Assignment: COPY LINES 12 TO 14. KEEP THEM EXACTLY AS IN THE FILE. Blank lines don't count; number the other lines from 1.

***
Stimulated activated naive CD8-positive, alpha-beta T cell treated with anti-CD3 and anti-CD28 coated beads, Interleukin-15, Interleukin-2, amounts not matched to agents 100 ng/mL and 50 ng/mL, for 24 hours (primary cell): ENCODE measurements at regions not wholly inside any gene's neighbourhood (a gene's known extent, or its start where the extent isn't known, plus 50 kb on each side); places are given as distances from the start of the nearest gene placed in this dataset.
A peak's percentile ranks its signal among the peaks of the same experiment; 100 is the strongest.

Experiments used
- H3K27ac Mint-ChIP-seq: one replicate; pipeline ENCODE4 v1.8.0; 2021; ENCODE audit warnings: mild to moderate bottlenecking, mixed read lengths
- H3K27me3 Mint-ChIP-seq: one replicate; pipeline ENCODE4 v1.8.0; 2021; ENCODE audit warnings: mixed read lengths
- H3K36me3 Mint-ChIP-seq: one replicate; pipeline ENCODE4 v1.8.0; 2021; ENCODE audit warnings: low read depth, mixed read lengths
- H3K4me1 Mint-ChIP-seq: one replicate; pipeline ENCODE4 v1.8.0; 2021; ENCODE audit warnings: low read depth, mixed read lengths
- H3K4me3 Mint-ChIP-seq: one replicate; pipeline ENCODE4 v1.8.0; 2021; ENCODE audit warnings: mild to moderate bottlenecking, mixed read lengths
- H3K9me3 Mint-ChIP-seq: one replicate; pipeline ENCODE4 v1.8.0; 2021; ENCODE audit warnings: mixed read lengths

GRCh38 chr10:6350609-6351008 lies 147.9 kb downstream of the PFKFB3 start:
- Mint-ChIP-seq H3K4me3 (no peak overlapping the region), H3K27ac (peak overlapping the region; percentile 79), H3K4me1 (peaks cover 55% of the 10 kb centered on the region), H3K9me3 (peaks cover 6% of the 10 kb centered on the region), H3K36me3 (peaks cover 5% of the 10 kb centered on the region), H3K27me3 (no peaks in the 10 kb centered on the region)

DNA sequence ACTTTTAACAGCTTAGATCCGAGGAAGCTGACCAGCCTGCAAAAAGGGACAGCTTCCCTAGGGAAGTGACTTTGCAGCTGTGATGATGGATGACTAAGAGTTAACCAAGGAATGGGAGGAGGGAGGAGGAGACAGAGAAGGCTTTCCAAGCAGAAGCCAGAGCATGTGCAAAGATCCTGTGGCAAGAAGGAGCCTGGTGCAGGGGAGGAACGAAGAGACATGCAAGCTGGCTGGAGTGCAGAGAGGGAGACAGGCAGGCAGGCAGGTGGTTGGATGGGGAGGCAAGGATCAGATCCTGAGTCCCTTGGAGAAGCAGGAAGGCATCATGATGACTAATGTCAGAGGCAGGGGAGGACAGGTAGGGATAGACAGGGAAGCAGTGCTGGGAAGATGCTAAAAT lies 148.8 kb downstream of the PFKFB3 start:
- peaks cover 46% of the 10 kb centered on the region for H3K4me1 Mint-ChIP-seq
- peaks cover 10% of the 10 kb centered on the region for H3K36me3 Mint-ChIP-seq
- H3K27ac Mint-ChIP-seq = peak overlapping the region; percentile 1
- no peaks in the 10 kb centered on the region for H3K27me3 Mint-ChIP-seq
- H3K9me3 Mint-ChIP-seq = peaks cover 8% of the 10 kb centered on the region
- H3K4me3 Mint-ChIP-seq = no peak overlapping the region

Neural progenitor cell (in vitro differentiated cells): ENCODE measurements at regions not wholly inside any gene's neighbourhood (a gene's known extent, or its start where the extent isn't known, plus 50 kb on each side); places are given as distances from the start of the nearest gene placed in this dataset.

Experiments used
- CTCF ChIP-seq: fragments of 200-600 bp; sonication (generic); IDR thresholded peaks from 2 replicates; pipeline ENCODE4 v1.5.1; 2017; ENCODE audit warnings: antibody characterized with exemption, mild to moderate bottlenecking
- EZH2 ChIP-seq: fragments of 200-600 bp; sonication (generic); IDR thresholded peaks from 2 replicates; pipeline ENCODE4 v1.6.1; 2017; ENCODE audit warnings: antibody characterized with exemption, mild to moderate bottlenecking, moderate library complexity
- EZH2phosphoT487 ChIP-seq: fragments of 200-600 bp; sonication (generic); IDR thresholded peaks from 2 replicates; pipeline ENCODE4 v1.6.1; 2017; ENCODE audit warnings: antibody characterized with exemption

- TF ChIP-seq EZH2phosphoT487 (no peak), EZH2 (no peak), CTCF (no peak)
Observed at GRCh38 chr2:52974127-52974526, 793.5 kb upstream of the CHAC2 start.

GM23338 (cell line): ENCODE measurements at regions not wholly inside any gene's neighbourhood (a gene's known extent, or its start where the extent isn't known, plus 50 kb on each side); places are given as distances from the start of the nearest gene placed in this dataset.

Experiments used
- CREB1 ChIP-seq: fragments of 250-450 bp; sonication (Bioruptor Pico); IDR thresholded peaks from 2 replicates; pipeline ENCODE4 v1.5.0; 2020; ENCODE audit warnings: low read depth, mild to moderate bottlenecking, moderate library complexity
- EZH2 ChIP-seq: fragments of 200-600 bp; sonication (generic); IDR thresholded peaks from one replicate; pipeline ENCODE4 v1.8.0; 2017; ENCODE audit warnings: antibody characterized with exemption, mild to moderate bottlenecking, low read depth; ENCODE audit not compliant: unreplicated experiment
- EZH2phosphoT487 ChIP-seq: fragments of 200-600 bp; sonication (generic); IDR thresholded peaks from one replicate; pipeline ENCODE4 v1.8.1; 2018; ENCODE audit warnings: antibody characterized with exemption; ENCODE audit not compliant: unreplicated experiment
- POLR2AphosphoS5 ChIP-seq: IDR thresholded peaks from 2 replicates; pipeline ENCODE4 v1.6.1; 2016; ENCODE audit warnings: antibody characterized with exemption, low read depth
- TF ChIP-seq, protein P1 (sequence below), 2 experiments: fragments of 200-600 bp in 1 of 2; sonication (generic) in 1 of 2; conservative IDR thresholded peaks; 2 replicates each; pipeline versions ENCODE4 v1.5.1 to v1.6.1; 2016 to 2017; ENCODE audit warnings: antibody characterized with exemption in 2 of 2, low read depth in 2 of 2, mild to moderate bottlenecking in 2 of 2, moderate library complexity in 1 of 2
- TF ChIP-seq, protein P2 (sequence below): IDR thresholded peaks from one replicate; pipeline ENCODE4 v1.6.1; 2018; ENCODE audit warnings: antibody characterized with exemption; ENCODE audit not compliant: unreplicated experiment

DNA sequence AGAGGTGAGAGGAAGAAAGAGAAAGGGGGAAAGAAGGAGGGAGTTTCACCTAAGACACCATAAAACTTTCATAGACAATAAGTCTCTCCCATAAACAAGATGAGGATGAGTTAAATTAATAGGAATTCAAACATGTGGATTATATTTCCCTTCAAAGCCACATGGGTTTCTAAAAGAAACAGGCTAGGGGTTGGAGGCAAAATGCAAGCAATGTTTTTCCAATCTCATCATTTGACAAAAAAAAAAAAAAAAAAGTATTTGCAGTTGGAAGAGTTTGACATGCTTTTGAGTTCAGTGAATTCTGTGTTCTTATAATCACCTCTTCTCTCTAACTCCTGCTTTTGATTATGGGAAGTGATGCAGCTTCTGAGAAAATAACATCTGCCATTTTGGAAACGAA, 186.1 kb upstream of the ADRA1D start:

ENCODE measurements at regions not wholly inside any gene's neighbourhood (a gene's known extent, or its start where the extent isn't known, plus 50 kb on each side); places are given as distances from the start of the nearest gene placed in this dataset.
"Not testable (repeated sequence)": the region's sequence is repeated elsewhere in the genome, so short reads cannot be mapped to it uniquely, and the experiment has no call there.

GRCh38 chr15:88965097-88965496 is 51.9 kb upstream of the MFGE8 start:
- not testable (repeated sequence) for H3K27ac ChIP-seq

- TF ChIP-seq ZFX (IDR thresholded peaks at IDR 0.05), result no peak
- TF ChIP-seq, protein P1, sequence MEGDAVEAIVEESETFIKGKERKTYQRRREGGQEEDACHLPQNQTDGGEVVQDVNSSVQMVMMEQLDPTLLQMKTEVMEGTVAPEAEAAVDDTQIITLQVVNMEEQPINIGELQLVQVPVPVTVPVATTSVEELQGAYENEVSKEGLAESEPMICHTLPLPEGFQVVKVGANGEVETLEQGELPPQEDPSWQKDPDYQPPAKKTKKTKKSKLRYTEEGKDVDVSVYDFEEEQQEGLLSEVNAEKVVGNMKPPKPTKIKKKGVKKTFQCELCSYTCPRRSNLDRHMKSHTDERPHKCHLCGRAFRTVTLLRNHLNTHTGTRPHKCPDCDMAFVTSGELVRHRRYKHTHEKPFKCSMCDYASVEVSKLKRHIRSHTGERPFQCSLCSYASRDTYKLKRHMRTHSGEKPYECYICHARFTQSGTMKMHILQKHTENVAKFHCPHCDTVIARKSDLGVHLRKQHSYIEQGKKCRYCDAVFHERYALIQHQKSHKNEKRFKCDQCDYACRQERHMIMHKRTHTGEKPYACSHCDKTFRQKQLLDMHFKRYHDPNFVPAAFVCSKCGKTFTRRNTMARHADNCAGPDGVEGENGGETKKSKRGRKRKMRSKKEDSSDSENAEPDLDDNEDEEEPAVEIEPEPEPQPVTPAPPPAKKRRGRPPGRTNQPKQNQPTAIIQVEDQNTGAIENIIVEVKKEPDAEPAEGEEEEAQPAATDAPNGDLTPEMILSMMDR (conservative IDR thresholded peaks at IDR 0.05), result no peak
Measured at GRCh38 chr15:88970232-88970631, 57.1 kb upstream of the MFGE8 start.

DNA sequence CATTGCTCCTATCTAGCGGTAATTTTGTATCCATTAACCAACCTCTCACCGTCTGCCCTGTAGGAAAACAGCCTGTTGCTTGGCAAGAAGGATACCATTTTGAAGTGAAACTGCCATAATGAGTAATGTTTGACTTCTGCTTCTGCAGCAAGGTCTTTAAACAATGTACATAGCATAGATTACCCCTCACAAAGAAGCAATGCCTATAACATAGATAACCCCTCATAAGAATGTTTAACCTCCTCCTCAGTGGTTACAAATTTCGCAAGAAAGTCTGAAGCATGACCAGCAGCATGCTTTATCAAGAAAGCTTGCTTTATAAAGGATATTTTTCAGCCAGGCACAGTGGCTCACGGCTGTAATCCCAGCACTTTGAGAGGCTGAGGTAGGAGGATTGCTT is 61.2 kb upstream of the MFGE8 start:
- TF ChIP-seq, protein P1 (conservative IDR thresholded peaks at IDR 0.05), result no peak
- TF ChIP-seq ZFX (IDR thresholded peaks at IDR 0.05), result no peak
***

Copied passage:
DNA sequence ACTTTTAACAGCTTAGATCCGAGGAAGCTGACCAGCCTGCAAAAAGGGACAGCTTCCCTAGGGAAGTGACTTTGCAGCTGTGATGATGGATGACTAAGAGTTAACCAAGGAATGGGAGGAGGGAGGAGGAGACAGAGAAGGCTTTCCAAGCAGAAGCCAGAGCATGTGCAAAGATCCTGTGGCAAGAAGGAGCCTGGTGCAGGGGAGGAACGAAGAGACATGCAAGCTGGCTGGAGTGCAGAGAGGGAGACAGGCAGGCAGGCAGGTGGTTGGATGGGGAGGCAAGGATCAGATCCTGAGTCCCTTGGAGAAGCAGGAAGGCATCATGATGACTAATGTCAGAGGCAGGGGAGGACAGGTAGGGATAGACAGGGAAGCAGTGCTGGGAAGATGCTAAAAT lies 148.8 kb downstream of the PFKFB3 start:
- peaks cover 46% of the 10 kb centered on the region for H3K4me1 Mint-ChIP-seq
- peaks cover 10% of the 10 kb centered on the region for H3K36me3 Mint-ChIP-seq